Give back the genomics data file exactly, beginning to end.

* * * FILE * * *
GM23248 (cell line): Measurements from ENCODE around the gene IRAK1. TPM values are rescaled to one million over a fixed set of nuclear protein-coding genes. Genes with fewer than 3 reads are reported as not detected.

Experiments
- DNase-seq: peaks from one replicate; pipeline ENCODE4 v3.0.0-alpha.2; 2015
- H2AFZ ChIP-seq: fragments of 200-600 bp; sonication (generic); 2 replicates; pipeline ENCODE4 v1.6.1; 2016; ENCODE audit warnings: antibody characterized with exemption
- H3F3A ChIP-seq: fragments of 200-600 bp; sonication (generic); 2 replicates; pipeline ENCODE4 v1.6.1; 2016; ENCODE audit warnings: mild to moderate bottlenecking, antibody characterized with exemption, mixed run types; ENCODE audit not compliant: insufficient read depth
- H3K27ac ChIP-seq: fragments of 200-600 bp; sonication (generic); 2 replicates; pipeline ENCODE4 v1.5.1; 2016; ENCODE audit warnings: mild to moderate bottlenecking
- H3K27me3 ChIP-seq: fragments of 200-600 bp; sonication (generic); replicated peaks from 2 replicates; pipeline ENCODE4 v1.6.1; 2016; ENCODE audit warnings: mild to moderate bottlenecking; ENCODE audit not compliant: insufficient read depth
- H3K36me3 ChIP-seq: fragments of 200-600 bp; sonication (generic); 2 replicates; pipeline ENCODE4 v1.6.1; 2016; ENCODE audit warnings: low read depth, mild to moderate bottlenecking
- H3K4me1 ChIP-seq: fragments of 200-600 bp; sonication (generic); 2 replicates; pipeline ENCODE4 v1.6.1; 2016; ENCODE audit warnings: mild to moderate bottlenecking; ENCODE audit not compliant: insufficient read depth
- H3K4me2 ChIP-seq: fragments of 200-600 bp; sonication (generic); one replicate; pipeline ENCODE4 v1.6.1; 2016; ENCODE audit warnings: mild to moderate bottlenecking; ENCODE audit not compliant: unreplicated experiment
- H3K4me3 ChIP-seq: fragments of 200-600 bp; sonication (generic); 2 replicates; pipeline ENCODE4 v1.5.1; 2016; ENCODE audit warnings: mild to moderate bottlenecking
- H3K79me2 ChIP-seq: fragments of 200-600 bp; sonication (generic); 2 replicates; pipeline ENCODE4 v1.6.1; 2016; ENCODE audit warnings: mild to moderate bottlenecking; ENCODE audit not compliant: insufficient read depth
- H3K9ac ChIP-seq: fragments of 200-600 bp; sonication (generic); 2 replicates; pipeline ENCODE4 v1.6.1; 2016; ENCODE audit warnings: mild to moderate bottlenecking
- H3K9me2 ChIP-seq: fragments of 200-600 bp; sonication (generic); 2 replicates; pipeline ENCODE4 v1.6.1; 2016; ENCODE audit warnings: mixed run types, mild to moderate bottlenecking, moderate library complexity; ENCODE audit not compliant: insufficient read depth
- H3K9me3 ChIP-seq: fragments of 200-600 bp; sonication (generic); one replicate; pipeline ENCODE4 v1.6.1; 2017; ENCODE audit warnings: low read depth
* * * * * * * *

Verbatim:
GM23248 (cell line): Measurements from ENCODE around the gene IRAK1. TPM values are rescaled to one million over a fixed set of nuclear protein-coding genes. Genes with fewer than 3 reads are reported as not detected.

Experiments
- DNase-seq: peaks from one replicate; pipeline ENCODE4 v3.0.0-alpha.2; 2015
- H2AFZ ChIP-seq: fragments of 200-600 bp; sonication (generic); 2 replicates; pipeline ENCODE4 v1.6.1; 2016; ENCODE audit warnings: antibody characterized with exemption
- H3F3A ChIP-seq: fragments of 200-600 bp; sonication (generic); 2 replicates; pipeline ENCODE4 v1.6.1; 2016; ENCODE audit warnings: mild to moderate bottlenecking, antibody characterized with exemption, mixed run types; ENCODE audit not compliant: insufficient read depth
- H3K27ac ChIP-seq: fragments of 200-600 bp; sonication (generic); 2 replicates; pipeline ENCODE4 v1.5.1; 2016; ENCODE audit warnings: mild to moderate bottlenecking
- H3K27me3 ChIP-seq: fragments of 200-600 bp; sonication (generic); replicated peaks from 2 replicates; pipeline ENCODE4 v1.6.1; 2016; ENCODE audit warnings: mild to moderate bottlenecking; ENCODE audit not compliant: insufficient read depth
- H3K36me3 ChIP-seq: fragments of 200-600 bp; sonication (generic); 2 replicates; pipeline ENCODE4 v1.6.1; 2016; ENCODE audit warnings: low read depth, mild to moderate bottlenecking
- H3K4me1 ChIP-seq: fragments of 200-600 bp; sonication (generic); 2 replicates; pipeline ENCODE4 v1.6.1; 2016; ENCODE audit warnings: mild to moderate bottlenecking; ENCODE audit not compliant: insufficient read depth
- H3K4me2 ChIP-seq: fragments of 200-600 bp; sonication (generic); one replicate; pipeline ENCODE4 v1.6.1; 2016; ENCODE audit warnings: mild to moderate bottlenecking; ENCODE audit not compliant: unreplicated experiment
- H3K4me3 ChIP-seq: fragments of 200-600 bp; sonication (generic); 2 replicates; pipeline ENCODE4 v1.5.1; 2016; ENCODE audit warnings: mild to moderate bottlenecking
- H3K79me2 ChIP-seq: fragments of 200-600 bp; sonication (generic); 2 replicates; pipeline ENCODE4 v1.6.1; 2016; ENCODE audit warnings: mild to moderate bottlenecking; ENCODE audit not compliant: insufficient read depth
- H3K9ac ChIP-seq: fragments of 200-600 bp; sonication (generic); 2 replicates; pipeline ENCODE4 v1.6.1; 2016; ENCODE audit warnings: mild to moderate bottlenecking
- H3K9me2 ChIP-seq: fragments of 200-600 bp; sonication (generic); 2 replicates; pipeline ENCODE4 v1.6.1; 2016; ENCODE audit warnings: mixed run types, mild to moderate bottlenecking, moderate library complexity; ENCODE audit not compliant: insufficient read depth
- H3K9me3 ChIP-seq: fragments of 200-600 bp; sonication (generic); one replicate; pipeline ENCODE4 v1.6.1; 2017; ENCODE audit warnings: low read depth